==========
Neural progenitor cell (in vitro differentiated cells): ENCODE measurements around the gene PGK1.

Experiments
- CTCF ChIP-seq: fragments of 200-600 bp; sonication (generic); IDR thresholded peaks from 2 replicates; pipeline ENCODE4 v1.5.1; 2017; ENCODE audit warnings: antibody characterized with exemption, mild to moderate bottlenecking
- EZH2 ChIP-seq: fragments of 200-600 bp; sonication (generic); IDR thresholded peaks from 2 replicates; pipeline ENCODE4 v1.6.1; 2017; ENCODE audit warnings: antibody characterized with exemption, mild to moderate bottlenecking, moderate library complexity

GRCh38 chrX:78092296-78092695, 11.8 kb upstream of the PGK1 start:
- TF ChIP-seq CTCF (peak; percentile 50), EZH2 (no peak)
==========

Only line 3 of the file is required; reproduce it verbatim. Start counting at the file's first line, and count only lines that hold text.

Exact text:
- CTCF ChIP-seq: fragments of 200-600 bp; sonication (generic); IDR thresholded peaks from 2 replicates; pipeline ENCODE4 v1.5.1; 2017; ENCODE audit warnings: antibody characterized with exemption, mild to moderate bottlenecking